SA Town
January 9, 2011, 05:05 PM
The continual blathering about caliber or bullet choice* come from people who think their software problems can be solved with hardware purchasing.



* (beyond using a decent HP design)

Hollow point or Hewlett Packard? ;)

RedAlert
January 10, 2011, 09:37 AM
Shockwave, I now see the point you were making. Not sure I agree, but it could be a factor.

In my home there would be no confusion. 12 bore shotgun, in blue, black or stainless, still looks like a subway tunnel to the invader. If I use my handguns, they will see only light from the tac light, not the muzzle in any case.

Don357
January 11, 2011, 06:07 PM
Please understand my last post, that I'm not advocating for "mouseguns" or "handcannons", "factory loads" or "hand loads", but I did read in a forum somewhere, it could have even been this one, where personal defence ammo was being discussed and several posters commented that they would not use even their own "hand loads" for defense loads because of legal reprocussions and "intent" arguments that could be raised by lawyers for the BG or "anti-gun" groups.
I personally have no problem using my own handloads or any caliber for defense. I own and carry, depending on the situation, a .380 Kel-Tec, a 9mm Kel-Tec, a .357 Ruger or a .45acp FEG. The key to a defensive firearm is hitting your target, regardless of caliber or type of ammo.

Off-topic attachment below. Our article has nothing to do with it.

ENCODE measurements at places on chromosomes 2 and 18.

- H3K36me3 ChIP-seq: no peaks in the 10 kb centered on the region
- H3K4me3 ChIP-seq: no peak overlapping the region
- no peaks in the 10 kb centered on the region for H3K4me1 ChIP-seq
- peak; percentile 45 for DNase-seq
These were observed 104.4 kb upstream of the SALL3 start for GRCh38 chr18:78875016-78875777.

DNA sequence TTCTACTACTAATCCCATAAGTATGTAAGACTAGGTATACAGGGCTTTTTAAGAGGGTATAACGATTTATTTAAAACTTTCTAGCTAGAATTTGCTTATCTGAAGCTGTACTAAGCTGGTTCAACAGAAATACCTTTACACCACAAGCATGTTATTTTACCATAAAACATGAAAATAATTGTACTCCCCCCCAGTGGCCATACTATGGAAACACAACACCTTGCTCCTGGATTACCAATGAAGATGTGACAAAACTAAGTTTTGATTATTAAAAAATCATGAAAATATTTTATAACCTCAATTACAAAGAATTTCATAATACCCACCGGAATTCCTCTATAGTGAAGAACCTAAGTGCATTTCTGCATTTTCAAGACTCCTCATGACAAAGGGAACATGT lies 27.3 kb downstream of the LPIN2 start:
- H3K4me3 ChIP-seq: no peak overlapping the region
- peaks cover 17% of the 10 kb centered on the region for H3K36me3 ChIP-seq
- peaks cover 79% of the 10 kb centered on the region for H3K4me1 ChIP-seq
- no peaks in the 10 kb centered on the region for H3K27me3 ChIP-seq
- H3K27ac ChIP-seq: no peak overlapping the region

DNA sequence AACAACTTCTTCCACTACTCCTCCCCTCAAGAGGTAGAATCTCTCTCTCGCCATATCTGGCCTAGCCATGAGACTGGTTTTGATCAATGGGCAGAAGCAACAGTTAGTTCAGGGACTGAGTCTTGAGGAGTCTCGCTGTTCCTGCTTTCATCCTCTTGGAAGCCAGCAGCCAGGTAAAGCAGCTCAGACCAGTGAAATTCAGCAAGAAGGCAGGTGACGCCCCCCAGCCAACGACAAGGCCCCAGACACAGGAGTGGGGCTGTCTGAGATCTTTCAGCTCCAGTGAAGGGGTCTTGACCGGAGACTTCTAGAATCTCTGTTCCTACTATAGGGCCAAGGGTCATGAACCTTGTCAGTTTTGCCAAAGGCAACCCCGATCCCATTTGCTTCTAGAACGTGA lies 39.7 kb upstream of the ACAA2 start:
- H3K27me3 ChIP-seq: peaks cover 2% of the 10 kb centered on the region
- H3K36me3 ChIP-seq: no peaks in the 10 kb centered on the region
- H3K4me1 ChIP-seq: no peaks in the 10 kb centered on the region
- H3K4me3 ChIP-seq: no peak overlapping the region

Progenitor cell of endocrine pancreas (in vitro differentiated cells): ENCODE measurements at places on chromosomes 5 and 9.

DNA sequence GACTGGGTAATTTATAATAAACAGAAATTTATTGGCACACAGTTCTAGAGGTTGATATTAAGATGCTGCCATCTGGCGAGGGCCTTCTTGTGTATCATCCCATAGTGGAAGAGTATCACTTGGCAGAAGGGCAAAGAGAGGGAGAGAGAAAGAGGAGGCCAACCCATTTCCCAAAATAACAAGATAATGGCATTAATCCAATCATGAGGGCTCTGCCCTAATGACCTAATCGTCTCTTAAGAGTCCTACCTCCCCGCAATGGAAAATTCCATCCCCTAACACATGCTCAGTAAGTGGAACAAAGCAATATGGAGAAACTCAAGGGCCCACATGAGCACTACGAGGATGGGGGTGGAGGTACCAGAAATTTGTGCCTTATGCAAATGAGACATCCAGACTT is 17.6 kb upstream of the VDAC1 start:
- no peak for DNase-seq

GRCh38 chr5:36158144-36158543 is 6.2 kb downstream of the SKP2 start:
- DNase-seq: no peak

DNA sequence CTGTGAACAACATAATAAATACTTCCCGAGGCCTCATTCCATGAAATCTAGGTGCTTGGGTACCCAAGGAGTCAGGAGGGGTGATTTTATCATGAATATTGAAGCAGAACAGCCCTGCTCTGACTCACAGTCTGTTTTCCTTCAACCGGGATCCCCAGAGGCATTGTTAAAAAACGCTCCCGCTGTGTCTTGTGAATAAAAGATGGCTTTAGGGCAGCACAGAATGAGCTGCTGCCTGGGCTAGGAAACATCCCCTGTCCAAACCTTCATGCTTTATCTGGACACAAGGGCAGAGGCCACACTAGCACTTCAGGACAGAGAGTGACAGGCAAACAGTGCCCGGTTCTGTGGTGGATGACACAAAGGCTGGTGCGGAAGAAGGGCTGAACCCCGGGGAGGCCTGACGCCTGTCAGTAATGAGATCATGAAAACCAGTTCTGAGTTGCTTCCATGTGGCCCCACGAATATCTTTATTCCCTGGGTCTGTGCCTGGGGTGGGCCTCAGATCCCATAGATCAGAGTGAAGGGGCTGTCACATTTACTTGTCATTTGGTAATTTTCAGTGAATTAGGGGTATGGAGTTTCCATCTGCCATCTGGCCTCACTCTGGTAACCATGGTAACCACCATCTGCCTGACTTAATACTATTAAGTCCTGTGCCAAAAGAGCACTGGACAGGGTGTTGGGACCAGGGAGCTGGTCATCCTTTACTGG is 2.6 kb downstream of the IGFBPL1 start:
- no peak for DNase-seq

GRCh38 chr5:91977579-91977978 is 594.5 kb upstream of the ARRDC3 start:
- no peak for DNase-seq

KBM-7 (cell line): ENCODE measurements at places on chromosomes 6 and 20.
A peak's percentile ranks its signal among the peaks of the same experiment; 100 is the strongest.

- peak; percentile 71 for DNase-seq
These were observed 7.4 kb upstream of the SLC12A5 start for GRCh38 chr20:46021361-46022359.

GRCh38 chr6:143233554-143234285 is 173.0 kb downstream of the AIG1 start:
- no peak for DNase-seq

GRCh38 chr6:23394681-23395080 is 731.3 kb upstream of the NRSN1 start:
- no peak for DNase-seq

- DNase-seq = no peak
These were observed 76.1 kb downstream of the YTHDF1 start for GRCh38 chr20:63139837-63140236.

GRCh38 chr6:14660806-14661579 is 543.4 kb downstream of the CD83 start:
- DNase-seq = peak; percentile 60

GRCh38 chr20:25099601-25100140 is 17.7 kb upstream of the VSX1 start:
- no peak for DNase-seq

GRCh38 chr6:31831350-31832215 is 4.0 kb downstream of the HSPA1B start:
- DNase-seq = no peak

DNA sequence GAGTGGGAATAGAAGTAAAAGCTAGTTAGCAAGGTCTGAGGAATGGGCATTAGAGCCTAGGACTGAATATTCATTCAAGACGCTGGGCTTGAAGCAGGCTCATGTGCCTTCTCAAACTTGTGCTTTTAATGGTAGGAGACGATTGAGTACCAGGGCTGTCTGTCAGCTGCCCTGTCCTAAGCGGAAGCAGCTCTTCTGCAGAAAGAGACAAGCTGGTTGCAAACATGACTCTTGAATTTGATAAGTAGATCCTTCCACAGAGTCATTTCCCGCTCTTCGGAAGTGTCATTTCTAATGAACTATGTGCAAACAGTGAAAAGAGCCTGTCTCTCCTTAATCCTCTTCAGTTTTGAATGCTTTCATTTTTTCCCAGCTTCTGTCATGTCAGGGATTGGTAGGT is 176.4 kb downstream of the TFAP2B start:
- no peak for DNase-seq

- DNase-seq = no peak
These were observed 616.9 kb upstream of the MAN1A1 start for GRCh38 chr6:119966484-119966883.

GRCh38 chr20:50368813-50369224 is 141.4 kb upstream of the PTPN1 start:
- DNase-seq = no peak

Skinsanity
January 11, 2011, 06:23 PM
from what I have found, in every enthusiast, be it cameras, or guns, or model trains..Is that they like to Disuss the object of their interest, they like to debate it, and they like to brag about what they have, in a way that doesnt make it look like they are bragging..And you can replace "they" with "we"..chuckles

really...all of us KNOW that a .25, or a .32 can kill you...we KNOW that there is no magic bullet thats always effective...and we all know that ANYTHING can be proven with the right slant on statistics...but we enjoy talking about our passions, we enjoy the Glock vs. 1911 debate, and we all know that the debates will never be solved...

Its not so much de-sensitization, as it is just wanting to gather with our feloows and talk about things that interest us...wouldnt be that exciting if each post of "is a .357 better than a .45" was answered with everyone saying "It just depends on a lot of variables that are beyond our control, so really , that question can't be answered and if it is, it can't be proven"

Dulvarian
January 11, 2011, 06:37 PM
I was always of the school of carry the biggest thing you can conceal and are proficient with.

While I have shot a .50 DE before, I would not want to pull that out to shoot an immediate threat that invokes fear of substantial harm or death. For me, I can't think of anywhere I could comfortably carry it. I can't imagine the draw time compared to something smaller. While I am sure that it would be intimidating, I will settle for something of the .45 persuasion.

I am extremely proficient with my own guns.

+1 to 481: Amateurs argue equipment; professionals emphasize training.